What is MS? – National MS Society


Multiple sclerosis is a disease that
impacts the brain and spinal cord which make up the central nervous system that
controls everything we do whether it’s taking a physical step or solving a
complex problem. The exact cause of MS is unknown but we do know that
something triggers the immune system to attack the brain and spinal cord. The
resulting damage to myelin that insulates wire-like nerve fibers is a disruption
of signals to and from the brain. This interruption of communication signals
causes unpredictable symptoms such as numbness, tingling, mood changes, memory problems pain, fatigue, blindness, or paralysis. Everyone’s experience with MS is
different and these losses may be temporary or long lasting most people
initially have relapsing-remitting MS where they experienced attacks of new
symptoms followed by periods of time when those symptoms go away partially or
completely. Others experience gradual and ongoing loss of function without
distinct attacks, which is known as progressive MS. MS can be difficult to
diagnose but once the diagnosis is confirmed by a
neurologist who is knowledgeable about MS there are disease modifying therapies for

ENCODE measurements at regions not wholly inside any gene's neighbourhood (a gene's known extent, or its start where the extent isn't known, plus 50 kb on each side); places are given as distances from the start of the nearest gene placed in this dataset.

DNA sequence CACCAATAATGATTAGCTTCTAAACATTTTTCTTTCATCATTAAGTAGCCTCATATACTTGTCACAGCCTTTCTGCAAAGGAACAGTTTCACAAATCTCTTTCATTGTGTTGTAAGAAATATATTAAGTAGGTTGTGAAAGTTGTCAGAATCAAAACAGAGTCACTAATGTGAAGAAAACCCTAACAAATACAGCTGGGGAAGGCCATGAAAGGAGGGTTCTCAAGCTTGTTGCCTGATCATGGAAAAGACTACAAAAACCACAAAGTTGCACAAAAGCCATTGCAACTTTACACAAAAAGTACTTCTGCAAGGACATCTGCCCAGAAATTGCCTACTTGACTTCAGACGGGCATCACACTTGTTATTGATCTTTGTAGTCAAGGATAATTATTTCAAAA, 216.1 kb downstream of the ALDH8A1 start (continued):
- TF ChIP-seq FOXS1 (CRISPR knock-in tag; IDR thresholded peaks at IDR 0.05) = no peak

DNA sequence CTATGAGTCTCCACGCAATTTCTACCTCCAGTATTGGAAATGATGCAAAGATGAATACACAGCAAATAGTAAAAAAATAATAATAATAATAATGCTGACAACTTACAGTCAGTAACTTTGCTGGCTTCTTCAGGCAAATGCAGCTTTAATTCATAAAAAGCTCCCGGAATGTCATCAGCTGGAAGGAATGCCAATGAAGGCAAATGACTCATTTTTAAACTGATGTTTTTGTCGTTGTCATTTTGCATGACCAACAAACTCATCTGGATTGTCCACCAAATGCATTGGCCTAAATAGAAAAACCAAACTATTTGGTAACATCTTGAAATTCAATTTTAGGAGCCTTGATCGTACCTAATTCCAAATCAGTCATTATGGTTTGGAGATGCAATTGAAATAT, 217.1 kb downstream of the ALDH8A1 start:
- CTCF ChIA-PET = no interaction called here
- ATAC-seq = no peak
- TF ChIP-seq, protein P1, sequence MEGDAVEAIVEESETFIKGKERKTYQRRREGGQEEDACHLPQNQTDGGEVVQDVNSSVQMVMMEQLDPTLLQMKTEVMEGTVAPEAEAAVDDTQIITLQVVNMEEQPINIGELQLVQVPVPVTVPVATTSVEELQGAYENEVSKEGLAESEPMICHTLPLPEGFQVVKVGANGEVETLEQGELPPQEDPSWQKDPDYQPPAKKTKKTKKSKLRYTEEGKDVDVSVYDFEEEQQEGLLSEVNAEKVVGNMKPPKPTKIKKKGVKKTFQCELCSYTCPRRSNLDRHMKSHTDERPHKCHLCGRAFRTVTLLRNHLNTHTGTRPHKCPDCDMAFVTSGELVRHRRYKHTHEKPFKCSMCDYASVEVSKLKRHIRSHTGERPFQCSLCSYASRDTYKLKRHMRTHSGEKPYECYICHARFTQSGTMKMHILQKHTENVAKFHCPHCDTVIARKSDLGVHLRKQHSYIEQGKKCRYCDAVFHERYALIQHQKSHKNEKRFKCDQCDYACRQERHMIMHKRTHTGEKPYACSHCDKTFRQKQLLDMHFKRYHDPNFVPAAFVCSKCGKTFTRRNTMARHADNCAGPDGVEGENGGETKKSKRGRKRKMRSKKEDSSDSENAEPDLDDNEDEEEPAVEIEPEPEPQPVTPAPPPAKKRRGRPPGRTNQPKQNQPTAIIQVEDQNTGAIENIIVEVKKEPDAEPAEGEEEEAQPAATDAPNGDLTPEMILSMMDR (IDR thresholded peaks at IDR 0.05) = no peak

reducing attacks and slowing down the damage for those with relapsing MS.
Growing evidence suggests that early and ongoing treatment with a
disease-modifying therapy is an important defense against future attacks.
There are also treatment strategies to address some MS symptoms. There is no
therapy yet that can slow down or stop progressive MS. Worldwide research is
accelerating the discovery of how to slow down or even stop progressive MS, how to repair
nervous system damage and restore function, wellness strategies such as
exercise and diet that can help people with MS to live their best lives and the
exact cause of MS so that it may be prevented for future generations. To
learn more about multiple sclerosis, connect with others to drive research
for a cure and to address the challenges of everyone affected by MS, visit
NationalMSSociety.org or call 1-800-344-4867

Author: Kennedi Daugherty

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